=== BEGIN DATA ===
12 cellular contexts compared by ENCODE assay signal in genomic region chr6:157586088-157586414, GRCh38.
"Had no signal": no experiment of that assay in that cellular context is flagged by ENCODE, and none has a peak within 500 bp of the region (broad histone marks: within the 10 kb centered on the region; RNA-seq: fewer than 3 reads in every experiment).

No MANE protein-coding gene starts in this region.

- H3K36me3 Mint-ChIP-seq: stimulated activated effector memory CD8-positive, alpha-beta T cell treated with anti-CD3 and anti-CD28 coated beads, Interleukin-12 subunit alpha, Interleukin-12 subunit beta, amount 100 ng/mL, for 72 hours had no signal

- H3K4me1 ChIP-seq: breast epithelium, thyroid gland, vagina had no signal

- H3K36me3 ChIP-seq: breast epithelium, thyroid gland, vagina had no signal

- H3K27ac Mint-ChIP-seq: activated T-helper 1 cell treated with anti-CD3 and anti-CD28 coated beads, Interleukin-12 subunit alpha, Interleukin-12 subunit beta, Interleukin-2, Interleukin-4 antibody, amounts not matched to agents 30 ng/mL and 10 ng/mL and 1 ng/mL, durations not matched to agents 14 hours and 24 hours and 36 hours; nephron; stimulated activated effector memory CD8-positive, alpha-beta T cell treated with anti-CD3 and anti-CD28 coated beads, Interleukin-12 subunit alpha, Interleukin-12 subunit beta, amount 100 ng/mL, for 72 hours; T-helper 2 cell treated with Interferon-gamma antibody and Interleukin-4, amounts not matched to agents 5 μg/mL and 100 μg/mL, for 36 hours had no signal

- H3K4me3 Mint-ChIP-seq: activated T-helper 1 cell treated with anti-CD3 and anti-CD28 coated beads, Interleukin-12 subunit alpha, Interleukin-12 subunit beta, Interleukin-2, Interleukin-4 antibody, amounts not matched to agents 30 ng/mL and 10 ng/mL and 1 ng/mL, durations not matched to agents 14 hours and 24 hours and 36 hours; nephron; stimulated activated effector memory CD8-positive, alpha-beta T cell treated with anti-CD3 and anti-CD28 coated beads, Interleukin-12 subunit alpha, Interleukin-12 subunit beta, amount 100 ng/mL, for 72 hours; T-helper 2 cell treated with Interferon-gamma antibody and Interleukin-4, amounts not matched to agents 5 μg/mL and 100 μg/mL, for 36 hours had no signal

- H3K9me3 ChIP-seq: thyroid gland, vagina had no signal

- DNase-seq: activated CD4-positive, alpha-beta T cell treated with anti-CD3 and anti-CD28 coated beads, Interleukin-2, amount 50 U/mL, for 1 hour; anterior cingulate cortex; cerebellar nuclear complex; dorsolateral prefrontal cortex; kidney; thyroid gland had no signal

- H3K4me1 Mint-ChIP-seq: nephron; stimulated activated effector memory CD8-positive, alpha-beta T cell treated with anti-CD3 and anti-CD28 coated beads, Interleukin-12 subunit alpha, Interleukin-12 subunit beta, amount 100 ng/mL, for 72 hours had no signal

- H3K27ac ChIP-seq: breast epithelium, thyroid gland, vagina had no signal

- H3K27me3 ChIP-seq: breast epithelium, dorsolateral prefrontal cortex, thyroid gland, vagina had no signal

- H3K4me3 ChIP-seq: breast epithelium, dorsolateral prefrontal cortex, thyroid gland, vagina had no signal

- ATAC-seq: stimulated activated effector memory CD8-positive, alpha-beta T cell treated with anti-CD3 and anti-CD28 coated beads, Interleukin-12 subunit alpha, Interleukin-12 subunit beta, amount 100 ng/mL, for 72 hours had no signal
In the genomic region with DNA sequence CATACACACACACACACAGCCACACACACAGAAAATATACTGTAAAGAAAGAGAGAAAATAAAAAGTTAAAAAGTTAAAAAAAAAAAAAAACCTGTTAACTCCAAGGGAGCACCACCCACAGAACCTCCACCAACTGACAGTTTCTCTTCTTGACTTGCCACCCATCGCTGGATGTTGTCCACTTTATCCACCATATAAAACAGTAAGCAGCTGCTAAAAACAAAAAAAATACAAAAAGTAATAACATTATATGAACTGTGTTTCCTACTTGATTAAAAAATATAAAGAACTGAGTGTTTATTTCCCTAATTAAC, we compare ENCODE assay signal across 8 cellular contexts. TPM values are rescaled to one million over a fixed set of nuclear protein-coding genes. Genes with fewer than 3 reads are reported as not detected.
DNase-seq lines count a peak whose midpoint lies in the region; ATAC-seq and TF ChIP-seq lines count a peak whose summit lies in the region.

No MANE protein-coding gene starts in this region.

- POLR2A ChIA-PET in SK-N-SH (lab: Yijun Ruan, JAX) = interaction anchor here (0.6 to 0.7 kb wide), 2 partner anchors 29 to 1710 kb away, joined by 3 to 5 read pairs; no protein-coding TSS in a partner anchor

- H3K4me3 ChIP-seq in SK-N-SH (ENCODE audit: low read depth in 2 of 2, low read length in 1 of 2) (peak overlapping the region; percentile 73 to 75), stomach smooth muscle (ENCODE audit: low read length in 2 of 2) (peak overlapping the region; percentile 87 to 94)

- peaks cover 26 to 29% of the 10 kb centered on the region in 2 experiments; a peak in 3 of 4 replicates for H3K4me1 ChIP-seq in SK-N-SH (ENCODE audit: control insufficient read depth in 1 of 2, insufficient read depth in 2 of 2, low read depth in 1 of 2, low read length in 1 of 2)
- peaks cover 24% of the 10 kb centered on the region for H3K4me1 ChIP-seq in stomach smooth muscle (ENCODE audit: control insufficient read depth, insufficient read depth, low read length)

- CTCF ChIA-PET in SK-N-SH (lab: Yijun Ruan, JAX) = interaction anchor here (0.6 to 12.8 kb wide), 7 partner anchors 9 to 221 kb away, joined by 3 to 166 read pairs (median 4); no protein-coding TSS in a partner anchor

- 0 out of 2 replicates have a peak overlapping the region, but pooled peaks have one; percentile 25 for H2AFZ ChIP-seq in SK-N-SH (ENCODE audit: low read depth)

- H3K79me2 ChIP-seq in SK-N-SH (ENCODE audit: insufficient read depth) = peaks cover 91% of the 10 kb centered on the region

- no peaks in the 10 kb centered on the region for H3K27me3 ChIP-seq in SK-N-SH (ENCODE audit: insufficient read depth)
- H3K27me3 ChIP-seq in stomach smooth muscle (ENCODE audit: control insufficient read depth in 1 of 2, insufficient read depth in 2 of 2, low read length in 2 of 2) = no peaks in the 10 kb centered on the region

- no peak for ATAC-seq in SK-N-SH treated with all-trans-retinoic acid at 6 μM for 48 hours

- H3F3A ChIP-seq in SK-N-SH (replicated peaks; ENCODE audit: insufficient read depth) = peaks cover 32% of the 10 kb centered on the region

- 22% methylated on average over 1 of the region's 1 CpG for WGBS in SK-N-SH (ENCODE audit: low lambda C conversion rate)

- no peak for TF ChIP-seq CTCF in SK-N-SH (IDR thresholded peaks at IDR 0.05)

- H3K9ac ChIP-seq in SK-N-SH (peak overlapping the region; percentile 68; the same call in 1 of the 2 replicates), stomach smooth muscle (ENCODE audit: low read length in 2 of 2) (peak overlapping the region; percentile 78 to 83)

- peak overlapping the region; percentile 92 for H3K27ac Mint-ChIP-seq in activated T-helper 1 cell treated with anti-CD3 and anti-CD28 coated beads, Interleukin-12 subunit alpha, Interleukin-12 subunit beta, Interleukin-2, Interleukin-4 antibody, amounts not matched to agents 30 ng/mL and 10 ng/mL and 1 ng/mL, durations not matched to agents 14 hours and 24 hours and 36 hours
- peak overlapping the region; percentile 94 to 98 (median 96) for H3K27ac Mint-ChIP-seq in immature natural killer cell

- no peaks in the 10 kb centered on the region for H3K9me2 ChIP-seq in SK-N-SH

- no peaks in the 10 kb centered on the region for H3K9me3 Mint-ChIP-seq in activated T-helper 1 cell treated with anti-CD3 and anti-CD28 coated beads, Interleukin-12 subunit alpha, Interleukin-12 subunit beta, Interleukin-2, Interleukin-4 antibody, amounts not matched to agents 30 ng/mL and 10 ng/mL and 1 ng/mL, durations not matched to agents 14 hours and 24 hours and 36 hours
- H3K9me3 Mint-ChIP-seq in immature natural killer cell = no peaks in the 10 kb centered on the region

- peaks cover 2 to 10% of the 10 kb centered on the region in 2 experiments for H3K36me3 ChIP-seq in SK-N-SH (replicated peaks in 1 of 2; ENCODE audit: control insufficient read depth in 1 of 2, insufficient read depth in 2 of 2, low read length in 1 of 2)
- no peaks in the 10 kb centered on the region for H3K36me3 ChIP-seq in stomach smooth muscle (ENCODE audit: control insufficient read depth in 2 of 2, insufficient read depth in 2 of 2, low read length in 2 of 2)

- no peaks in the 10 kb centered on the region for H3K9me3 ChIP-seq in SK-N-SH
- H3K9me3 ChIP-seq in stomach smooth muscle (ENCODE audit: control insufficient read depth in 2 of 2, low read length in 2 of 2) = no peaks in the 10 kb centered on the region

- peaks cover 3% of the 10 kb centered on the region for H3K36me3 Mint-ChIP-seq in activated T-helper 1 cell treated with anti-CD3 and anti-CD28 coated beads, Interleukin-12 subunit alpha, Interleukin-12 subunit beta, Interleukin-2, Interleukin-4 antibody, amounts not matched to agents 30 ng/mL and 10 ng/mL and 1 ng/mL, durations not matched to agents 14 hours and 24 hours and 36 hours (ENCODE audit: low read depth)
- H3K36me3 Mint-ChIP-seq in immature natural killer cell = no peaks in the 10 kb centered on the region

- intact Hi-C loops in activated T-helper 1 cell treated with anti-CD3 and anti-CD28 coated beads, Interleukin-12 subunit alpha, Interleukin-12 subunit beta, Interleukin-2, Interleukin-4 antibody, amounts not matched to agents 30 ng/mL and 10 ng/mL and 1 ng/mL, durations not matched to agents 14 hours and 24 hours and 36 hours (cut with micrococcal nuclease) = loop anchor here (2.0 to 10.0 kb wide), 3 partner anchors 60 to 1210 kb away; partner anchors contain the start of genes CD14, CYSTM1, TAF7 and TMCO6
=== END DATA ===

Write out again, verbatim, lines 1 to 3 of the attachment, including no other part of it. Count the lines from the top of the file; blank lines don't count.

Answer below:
12 cellular contexts compared by ENCODE assay signal in genomic region chr6:157586088-157586414, GRCh38.
"Had no signal": no experiment of that assay in that cellular context is flagged by ENCODE, and none has a peak within 500 bp of the region (broad histone marks: within the 10 kb centered on the region; RNA-seq: fewer than 3 reads in every experiment).

No MANE protein-coding gene starts in this region.